Ways of Looking 2011 Photography Festival

I spent Friday visiting three of the exhibitions within Bradford’s ‘Ways of Looking 2011‘ festival. The photographers I chose were:

Red Saunders

Red Saunders’ ‘Hidden’ exhibition at the Impressions Gallery consists of a small number of very large tableaux-vivant – I estimate that the largest was about 9m x 3m. Saunders uses the size and presentation of the images, they are printed on thin fabric-like hanging canvas sheets. to tie them in more closely to the tableau paintings which they mimic.The size of the images also plays an important part in the viewer’s reaction to them – they are so big that they force you to work your way around the image as you can’t take in the span of the image in at one go.

Saunders is an interesting character who worked for The Sunday Times Magazine for two decades before becoming a leading figure in the Wapping dispute.   He is also the founder of Rock Against Racism.

Saunders’ ‘hidden history’ project re-enacts ‘neglected’ scenes from working class history, see William Cuffay and the London Chartists 1848 for an example. He combines, in Photoshop, costumed re-enactors shot on location, with additional figures and weapons shot against a blue screen background. Typically, each print requires two weeks of retouching work. Saunders makes two of these tableaux images a year – each is a major production in its own right involving large numbers of volunteer re-enactors, a costumes team, make up, assistants etc. etc.. The preparation for each shoot is very detailed. In an accompanying video, Saunders mentions that for one of the shots he worked out that there would be only one weekend in October when the buds on the background foliage would be just right for the image. Saunders is particularly meticulous about the historical detail within his images, for example, makeup is used to provide re-enactors with authentically bad teeth, the injured and disabled are also proportionately represented.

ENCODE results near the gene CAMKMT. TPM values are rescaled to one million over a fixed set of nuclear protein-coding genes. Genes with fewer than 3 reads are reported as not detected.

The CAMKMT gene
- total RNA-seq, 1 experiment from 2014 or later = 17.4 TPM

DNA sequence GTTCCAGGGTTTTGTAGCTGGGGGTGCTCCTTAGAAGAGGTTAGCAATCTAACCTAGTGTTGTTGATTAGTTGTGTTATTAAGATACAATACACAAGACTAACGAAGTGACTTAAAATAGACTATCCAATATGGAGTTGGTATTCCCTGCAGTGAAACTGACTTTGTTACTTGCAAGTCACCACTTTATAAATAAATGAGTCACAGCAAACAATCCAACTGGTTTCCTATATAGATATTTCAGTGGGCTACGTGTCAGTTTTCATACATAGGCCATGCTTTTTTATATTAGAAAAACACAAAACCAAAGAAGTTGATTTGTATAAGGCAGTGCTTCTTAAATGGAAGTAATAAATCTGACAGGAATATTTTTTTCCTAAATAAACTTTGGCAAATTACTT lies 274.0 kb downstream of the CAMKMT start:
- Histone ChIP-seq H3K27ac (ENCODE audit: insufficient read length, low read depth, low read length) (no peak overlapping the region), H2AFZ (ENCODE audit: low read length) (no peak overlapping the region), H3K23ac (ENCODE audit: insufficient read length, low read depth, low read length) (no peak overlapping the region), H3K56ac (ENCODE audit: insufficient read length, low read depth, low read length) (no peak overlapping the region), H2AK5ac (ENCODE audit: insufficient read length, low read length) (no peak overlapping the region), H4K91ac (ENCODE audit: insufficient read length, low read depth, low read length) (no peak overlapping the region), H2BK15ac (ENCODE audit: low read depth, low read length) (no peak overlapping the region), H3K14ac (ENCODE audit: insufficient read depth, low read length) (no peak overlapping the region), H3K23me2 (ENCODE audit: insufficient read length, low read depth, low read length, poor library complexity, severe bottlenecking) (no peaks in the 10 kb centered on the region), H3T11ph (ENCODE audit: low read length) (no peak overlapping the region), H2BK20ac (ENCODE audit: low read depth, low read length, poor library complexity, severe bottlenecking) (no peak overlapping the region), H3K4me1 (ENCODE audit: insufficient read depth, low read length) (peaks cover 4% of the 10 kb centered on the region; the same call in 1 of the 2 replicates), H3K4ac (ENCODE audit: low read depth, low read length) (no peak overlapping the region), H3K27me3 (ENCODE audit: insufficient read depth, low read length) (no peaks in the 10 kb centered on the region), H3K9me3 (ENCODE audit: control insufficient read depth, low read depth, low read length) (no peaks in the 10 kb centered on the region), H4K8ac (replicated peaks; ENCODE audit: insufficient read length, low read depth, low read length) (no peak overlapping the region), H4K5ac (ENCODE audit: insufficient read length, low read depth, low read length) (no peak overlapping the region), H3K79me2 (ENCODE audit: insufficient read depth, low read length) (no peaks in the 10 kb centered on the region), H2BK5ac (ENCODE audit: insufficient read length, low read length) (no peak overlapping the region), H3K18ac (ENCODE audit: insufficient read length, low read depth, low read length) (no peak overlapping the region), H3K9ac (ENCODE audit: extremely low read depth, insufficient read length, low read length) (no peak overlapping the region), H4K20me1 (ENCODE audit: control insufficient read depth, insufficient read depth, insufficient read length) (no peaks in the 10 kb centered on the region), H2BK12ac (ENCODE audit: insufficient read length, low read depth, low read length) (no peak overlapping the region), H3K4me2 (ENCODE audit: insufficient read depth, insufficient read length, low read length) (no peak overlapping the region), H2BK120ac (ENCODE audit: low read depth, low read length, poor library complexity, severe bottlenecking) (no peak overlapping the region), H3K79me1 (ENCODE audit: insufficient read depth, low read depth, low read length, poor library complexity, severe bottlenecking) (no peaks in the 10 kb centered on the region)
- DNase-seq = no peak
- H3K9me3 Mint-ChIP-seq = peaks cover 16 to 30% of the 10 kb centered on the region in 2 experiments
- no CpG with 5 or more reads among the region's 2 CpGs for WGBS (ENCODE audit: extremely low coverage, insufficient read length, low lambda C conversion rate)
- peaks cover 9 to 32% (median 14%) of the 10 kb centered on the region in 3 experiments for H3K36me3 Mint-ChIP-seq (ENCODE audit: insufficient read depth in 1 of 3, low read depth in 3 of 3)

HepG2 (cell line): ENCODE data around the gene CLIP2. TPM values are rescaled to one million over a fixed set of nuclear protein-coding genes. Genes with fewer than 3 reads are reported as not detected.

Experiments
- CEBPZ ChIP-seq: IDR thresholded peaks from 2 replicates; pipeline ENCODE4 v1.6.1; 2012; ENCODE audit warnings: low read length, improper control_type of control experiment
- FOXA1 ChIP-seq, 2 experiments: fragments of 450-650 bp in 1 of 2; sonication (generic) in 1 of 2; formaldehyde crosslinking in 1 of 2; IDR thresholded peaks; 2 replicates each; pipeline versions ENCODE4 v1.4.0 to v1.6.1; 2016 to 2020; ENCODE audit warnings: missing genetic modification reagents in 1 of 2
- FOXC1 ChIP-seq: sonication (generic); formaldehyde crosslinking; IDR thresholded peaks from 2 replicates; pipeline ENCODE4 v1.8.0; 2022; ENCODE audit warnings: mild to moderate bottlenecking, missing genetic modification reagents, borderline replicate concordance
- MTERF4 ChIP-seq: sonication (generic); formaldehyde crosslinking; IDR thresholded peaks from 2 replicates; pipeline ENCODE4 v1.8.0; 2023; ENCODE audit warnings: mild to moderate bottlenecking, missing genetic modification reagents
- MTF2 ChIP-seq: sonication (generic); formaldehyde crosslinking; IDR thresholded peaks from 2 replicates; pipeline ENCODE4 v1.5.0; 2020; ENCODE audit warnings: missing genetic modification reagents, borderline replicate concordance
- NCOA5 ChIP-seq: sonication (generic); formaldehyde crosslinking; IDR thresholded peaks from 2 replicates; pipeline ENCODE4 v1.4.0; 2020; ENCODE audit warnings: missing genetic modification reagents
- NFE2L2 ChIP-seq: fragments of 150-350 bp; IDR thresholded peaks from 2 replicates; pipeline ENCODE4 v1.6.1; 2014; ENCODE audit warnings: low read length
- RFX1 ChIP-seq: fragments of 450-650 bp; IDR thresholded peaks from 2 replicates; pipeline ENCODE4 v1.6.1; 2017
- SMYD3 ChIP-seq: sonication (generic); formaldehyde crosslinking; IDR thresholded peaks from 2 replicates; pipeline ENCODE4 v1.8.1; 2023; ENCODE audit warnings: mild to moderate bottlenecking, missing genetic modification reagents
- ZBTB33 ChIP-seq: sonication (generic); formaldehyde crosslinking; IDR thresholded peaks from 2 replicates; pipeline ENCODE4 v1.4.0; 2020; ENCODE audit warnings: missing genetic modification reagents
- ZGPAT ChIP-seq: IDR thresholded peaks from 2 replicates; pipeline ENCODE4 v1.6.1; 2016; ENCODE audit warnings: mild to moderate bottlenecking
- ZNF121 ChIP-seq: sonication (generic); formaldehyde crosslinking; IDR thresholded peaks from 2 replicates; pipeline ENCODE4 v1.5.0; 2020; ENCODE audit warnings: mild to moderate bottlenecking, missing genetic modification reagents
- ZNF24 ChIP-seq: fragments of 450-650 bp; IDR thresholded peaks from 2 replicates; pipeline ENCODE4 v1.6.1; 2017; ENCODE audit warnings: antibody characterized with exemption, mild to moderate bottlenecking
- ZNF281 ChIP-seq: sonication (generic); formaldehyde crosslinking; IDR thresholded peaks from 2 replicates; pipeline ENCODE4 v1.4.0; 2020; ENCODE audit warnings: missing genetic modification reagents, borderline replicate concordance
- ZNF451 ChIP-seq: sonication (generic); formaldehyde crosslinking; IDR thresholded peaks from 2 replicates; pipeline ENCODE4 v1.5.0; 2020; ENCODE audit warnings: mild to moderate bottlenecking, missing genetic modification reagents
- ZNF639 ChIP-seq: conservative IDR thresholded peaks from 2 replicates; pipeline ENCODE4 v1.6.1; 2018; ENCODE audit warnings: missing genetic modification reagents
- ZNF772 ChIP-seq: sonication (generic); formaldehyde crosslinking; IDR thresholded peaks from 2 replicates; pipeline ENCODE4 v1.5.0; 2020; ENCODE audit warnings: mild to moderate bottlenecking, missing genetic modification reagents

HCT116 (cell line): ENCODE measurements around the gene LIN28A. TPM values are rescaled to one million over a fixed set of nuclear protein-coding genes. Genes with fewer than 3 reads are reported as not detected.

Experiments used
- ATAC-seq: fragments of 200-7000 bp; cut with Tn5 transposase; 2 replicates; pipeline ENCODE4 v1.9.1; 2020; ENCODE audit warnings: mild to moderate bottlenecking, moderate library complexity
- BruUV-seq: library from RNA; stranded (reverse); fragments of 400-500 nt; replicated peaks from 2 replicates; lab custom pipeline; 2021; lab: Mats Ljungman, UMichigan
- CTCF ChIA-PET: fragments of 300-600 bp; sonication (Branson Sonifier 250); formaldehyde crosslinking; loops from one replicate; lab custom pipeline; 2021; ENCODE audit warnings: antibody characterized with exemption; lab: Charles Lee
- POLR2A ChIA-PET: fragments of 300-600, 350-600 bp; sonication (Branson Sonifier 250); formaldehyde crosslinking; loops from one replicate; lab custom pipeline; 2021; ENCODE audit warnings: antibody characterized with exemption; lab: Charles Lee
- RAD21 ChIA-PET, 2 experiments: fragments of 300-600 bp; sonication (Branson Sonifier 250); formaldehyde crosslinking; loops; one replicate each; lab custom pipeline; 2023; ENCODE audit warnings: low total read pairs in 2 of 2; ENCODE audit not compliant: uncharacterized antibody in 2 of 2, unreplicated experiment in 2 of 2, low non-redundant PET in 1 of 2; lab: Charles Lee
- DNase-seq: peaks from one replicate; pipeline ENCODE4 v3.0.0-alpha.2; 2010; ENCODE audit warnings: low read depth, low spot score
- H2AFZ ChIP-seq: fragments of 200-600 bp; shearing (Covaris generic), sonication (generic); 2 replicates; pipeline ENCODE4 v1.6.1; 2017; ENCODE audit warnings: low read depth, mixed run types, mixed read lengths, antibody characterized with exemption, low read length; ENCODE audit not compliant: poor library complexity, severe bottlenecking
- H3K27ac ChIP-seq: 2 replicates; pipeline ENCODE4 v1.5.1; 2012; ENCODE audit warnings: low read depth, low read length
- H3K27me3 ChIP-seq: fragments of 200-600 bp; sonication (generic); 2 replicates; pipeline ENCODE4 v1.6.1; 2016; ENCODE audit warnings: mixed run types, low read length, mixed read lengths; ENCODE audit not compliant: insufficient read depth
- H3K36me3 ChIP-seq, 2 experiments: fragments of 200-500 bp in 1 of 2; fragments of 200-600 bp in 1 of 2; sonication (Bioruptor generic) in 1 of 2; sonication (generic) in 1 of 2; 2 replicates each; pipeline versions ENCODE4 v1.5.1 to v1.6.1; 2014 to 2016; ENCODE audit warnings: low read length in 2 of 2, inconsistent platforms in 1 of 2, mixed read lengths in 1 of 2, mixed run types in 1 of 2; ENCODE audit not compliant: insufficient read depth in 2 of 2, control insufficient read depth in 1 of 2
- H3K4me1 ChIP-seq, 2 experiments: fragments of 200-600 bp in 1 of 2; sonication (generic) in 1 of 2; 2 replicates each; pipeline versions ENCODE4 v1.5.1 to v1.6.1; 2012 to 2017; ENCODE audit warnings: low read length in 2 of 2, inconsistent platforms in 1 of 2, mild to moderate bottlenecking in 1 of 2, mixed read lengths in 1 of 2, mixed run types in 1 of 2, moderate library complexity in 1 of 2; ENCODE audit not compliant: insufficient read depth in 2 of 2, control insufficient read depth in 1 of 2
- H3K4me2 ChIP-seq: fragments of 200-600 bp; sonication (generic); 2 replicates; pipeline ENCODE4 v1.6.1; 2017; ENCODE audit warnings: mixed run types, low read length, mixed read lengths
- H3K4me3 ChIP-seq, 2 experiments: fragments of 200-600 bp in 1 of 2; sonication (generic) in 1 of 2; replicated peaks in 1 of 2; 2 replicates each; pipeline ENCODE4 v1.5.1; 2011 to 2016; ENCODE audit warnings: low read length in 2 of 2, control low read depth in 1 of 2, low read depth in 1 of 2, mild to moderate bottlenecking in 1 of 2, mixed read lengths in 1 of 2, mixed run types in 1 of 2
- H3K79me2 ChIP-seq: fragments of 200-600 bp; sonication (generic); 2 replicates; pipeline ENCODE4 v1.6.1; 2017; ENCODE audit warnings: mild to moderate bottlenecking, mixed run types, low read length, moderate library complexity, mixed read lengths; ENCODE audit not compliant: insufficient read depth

One of the things I found of particular interest within this exhibition was that Saunders’ own working sketches, test images and notes are available on the gallery walls. It’s very interesting to see these details of his working practice and I have included some mobile phone shots of these in my sketchbook. Also of interest was a substantial lever arch file containing details and background on Saunders. the history being depicted and also his influencers who include

Donovan Wylie

Wylie holds the 2010/11 Bradford Fellowship and this major exhibition, at the National Media Museum, covers three of his, (related), projects:

  • ‘Maze’ (2004)
  • ‘British Watchtowers’ (2007)
  • ‘Outposts’ (2011)

The last of these was funded through the Bradford Fellowship.